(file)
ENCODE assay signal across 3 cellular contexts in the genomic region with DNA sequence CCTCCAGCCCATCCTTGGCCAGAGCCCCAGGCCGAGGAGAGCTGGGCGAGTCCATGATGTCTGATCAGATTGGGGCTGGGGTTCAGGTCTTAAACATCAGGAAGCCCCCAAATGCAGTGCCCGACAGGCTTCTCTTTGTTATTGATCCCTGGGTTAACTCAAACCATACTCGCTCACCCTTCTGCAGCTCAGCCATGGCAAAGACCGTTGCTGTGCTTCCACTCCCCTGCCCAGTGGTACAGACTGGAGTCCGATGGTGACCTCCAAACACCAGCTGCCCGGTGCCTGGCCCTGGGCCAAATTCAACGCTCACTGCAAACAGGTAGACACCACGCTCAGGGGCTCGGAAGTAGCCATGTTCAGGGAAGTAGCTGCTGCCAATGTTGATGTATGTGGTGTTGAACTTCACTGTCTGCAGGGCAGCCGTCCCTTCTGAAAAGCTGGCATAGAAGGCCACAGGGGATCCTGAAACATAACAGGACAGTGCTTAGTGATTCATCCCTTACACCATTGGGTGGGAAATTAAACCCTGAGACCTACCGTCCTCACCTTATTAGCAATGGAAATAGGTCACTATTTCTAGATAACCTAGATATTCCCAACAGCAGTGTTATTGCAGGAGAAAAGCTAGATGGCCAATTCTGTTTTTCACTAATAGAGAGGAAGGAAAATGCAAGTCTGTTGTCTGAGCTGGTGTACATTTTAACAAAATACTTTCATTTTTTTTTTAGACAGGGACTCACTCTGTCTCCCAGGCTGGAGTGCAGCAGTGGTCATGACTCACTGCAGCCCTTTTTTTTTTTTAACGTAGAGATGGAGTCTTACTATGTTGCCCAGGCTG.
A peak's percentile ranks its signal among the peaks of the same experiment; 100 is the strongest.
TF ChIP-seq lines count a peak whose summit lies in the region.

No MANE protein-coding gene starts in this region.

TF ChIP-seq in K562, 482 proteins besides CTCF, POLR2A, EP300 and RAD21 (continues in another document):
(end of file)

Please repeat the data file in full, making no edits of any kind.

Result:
ENCODE assay signal across 3 cellular contexts in the genomic region with DNA sequence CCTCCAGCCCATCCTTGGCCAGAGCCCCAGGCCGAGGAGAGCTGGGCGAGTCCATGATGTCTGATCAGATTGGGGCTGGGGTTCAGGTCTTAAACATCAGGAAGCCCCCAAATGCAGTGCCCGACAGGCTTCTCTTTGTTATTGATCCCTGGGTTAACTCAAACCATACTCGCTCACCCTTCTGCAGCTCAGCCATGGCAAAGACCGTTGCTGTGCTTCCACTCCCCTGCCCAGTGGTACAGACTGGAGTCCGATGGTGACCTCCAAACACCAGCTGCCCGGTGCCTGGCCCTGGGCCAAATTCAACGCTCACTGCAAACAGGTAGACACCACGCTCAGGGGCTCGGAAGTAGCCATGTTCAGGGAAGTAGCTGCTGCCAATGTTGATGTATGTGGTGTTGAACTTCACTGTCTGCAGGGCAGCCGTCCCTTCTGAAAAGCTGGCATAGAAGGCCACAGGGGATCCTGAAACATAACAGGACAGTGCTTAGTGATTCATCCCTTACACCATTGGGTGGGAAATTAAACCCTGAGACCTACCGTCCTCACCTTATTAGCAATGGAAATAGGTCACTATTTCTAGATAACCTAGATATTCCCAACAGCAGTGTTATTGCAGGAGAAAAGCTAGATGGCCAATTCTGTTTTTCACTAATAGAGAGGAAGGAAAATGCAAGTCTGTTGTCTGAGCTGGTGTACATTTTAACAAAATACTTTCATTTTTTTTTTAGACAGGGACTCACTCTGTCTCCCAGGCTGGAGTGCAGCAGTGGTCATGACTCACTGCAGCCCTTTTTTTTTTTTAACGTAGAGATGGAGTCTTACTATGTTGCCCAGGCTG.
A peak's percentile ranks its signal among the peaks of the same experiment; 100 is the strongest.
TF ChIP-seq lines count a peak whose summit lies in the region.

No MANE protein-coding gene starts in this region.

TF ChIP-seq in K562, 482 proteins besides CTCF, POLR2A, EP300 and RAD21 (continues in another document):